What Is a Network File System (NFS)?

A Technology for Sharing Resources Between Devices

Computer in dark office, network lines radiating

Getty Images/Dimitri Otis

A network file system (NFS) is a technology for sharing resources between devices on a local area network (LAN). NFS allows data to be stored on central servers and easily accessed from client devices in a client/server network configuration via a process called mounting.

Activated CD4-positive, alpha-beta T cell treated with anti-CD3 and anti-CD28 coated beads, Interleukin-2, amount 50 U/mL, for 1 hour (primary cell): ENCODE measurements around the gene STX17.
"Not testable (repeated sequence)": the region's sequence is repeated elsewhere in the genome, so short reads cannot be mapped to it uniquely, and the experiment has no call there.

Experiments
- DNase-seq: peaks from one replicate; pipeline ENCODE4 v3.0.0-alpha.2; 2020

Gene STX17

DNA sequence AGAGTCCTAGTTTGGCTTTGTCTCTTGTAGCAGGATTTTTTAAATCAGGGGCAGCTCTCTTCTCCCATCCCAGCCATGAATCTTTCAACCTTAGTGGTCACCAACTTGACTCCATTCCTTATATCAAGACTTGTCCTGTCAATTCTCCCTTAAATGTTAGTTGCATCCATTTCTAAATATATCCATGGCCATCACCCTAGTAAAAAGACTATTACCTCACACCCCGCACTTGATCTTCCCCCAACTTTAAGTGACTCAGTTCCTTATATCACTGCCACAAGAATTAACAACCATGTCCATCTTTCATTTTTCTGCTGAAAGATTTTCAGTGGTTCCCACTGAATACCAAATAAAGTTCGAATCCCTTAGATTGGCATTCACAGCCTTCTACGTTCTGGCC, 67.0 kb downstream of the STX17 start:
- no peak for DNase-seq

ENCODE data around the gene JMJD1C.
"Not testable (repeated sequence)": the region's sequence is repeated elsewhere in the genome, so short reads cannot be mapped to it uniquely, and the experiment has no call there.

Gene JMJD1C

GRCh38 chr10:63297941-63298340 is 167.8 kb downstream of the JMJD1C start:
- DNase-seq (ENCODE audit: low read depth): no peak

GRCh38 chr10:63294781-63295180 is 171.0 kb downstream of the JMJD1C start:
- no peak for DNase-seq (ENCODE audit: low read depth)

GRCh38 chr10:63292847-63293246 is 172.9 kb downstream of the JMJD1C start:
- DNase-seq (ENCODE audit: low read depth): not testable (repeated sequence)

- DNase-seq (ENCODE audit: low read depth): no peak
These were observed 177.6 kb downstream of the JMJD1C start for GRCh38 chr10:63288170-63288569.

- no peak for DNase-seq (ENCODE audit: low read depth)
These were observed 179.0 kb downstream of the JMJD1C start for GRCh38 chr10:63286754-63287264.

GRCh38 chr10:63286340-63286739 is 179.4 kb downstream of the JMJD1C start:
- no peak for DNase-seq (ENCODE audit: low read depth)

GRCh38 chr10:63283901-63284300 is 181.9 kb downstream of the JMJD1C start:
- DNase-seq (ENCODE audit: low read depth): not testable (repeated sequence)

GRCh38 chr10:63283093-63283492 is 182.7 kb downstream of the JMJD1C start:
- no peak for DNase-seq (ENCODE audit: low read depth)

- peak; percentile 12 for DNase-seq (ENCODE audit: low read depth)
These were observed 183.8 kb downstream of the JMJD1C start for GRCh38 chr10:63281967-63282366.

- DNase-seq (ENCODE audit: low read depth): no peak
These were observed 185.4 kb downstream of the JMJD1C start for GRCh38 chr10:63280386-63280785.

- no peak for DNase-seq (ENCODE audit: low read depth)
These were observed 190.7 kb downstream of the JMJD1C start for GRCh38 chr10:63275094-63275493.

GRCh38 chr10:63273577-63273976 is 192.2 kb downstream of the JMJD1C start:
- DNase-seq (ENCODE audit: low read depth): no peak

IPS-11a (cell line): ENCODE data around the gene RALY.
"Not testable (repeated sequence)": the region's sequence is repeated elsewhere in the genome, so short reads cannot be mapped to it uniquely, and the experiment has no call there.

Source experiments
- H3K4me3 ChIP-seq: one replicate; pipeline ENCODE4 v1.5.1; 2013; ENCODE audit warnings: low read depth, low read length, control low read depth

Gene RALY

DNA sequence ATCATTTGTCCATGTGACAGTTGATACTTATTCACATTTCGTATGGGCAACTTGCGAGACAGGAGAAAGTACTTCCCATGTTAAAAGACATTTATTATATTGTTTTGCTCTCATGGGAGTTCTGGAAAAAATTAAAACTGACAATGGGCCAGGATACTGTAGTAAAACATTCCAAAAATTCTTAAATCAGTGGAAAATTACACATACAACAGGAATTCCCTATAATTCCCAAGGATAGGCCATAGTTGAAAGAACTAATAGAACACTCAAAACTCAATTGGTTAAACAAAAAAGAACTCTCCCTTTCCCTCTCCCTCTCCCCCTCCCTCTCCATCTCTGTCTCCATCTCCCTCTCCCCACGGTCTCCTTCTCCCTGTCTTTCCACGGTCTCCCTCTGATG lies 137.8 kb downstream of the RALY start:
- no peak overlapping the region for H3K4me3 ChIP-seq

The History of NFS 

NFS became popular starting in the 1980s on Sun workstations and other Unix computers. Examples of network file systems include Sun NFS and Session Message Block (SMB) (sometimes called Samba) often used when sharing files with Linux servers.

Network Attached Storage (NAS) devices (that sometimes are Linux-based) also typically implement NFS technology.